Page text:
Dental Anesthesia: What is it & When is it Used?

lara coseo headshot
Medically Reviewed
by Dr. Lara Coseo
Alyssa Hill
Written by
Alyssa Hill
icon of microscope
Evidence Based
medical book
2 sources cited
NewMouth is reader supported. We may earn a commission if you purchase something using one of our links.

What is Dental Anesthesia?

Dental anesthesia helps manage pain during dental procedures and surgeries. It blocks painful sensations in specific areas of your mouth. It can be used while you are conscious or unconscious, depending on the procedure, your individual needs, and your doctor's recommendation.

Local anesthesia is a medication that makes parts of your mouth numb throughout the procedure. The effects typically last for a few hours after the treatment.

Anesthesia is a safe way to help patients relax, feel safe, and experience less pain before, during, and after a procedures are complete. Anesthesia can cause you to be in a semi-conscious or unconscious state.

According to the American Dental Association (ADA):

The administration of local anesthesia, sedation and general anesthesia is an
integral part of dental practice.

ADA Guidelines for the Use of Sedation and General Anesthesia by Dentists

There are three types of dental anesthesia:

  • Local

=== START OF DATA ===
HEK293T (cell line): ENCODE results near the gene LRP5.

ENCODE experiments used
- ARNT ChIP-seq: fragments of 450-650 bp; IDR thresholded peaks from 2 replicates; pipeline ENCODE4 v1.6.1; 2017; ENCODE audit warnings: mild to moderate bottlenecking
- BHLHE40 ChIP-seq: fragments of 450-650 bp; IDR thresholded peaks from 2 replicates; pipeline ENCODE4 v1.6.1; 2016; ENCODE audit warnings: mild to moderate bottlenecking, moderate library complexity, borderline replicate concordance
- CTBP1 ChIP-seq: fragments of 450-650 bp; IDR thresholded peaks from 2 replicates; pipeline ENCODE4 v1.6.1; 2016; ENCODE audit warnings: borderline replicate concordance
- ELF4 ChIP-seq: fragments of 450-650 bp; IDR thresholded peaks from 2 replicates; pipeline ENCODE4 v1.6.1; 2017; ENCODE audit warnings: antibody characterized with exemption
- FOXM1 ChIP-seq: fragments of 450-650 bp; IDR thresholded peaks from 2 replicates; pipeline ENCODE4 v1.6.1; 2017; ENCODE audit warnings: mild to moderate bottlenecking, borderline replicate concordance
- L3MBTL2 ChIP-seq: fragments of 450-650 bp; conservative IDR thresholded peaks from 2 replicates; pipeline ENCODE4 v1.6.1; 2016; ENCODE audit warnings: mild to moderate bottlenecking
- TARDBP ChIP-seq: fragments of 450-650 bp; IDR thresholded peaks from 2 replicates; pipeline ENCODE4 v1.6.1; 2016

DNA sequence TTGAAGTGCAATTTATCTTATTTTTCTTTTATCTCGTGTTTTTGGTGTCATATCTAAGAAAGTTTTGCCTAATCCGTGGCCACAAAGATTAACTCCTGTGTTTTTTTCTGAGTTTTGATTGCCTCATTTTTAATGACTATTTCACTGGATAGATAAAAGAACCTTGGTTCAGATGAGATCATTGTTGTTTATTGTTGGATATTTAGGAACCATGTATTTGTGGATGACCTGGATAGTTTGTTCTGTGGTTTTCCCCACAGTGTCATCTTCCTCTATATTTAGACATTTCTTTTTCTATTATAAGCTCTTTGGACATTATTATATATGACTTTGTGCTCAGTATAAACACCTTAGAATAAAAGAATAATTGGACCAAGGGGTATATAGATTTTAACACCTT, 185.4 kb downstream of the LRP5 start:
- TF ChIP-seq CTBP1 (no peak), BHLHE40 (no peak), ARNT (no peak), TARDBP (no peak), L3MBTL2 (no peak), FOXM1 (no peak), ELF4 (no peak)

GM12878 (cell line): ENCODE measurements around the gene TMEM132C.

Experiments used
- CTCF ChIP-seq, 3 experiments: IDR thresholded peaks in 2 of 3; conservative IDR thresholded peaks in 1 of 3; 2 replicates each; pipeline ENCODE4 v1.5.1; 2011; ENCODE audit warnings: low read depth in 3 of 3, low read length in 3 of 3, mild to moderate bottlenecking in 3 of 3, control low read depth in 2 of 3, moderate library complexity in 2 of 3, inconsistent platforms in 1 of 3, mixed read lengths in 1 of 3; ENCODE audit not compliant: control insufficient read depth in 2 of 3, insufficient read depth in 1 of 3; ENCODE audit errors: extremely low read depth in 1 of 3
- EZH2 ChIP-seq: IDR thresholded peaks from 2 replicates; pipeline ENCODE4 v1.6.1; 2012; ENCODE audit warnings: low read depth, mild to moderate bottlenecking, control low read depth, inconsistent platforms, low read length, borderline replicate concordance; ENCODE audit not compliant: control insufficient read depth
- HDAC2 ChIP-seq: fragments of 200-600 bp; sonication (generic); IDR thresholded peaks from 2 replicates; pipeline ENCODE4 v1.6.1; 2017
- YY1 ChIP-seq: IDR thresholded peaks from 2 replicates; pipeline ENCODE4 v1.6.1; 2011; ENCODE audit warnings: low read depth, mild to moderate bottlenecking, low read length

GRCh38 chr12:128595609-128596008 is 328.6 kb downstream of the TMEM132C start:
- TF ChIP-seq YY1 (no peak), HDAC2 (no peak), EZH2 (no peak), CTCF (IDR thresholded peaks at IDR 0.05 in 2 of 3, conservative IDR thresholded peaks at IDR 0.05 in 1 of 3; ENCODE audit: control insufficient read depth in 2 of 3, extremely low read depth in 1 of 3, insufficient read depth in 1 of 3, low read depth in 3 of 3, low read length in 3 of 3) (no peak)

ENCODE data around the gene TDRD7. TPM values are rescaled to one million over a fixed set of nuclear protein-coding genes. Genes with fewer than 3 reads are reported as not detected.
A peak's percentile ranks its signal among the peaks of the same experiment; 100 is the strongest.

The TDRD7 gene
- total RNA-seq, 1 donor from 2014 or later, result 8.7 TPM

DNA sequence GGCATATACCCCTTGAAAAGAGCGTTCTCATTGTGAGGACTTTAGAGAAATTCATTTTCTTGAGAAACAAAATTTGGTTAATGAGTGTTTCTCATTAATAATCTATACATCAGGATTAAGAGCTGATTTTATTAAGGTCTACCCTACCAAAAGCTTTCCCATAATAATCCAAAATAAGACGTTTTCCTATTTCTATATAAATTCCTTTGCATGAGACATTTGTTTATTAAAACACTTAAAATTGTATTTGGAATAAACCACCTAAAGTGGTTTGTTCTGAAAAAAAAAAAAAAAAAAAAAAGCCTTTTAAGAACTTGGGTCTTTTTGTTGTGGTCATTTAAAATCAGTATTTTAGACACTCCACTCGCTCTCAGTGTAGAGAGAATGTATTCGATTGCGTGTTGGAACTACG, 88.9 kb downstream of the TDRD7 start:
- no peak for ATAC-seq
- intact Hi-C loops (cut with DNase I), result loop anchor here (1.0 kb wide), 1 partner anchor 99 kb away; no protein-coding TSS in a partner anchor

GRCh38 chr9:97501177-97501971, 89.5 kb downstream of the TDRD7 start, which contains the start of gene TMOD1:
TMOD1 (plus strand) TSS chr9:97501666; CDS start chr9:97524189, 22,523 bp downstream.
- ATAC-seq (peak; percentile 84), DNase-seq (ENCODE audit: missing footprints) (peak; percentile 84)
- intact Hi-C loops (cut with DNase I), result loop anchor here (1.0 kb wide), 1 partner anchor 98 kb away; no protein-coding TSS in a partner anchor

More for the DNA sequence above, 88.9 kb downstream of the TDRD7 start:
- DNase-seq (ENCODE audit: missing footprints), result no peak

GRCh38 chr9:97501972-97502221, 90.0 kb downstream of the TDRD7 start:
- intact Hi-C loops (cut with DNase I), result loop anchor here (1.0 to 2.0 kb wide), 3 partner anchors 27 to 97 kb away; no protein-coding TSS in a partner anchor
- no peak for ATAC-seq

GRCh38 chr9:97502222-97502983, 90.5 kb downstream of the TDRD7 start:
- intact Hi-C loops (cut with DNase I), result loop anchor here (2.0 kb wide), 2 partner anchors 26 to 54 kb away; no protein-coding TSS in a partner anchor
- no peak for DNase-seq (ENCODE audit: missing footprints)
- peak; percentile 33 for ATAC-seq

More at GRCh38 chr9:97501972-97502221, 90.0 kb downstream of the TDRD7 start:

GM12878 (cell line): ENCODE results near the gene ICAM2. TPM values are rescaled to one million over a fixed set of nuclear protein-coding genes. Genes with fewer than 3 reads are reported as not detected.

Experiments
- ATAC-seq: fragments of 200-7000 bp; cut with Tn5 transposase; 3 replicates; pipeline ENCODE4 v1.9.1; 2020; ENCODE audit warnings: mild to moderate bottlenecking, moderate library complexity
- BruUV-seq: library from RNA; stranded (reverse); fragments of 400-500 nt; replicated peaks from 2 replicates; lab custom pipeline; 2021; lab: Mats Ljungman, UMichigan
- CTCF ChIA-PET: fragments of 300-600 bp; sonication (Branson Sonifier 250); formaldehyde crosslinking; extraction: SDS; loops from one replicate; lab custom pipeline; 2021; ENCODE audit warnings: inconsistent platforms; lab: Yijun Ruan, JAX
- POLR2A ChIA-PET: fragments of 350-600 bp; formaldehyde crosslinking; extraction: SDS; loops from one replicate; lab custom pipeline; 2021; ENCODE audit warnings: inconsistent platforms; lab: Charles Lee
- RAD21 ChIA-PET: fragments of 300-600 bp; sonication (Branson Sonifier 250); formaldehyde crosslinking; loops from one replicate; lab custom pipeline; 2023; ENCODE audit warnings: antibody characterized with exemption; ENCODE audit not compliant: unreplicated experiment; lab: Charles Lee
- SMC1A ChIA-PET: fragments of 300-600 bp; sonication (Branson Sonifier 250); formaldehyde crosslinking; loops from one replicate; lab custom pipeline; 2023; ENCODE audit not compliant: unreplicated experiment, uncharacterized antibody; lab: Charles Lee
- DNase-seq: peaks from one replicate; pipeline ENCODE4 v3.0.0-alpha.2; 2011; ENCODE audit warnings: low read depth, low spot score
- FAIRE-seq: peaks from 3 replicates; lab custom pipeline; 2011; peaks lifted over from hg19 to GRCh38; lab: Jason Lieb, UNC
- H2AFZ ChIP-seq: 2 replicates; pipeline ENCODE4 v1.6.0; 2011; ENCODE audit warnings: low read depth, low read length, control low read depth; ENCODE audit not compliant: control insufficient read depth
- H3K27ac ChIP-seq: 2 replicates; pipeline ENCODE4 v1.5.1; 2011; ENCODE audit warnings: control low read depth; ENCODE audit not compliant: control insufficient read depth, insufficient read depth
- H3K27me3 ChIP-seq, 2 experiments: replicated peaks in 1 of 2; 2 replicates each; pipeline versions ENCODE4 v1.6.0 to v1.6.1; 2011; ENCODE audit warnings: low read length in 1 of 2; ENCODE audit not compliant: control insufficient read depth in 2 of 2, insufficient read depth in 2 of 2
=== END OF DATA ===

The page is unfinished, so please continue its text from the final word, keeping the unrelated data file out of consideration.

• Sedation
  • General

Each type is used for specific pain control purposes.

3 Types of Anesthesia

Dentists determine which anesthesia is best for each patient based on:

  • The type of procedure (invasive or minor)
  • Patient's personal preference and needs
  • Patient's medical history

The following is a description of each type of anesthesia and their use cases.

Local Anesthesia

Local anesthesia is the most common type of anesthesia. Doctors administer it during minor dental procedures, such as:

Commonly used dental anesthetics include lidocaine, articaine, prilocaine, mepivacaine, and bupivacaine.

These drugs be applied topically or injected into a specific location in your mouth. They usually begin working in less than 10 minutes. The area will become numb, but you will still be conscious and able to communicate. The effects will last throughout the procedure, and for several hours afterward.

Local anesthetics are also available as prescription or over-the-counter medications. They come in gel, cream, liquid, ointment, spray, patch, and injectable forms.

Sedation

Sedatives and anesthesia are used for different reasons. Sedation dentistry can help relieve nervousness and anxiety during dental work, reduce pain, or help keep patients from moving. Anesthesia is used to eliminate pain and discomfort.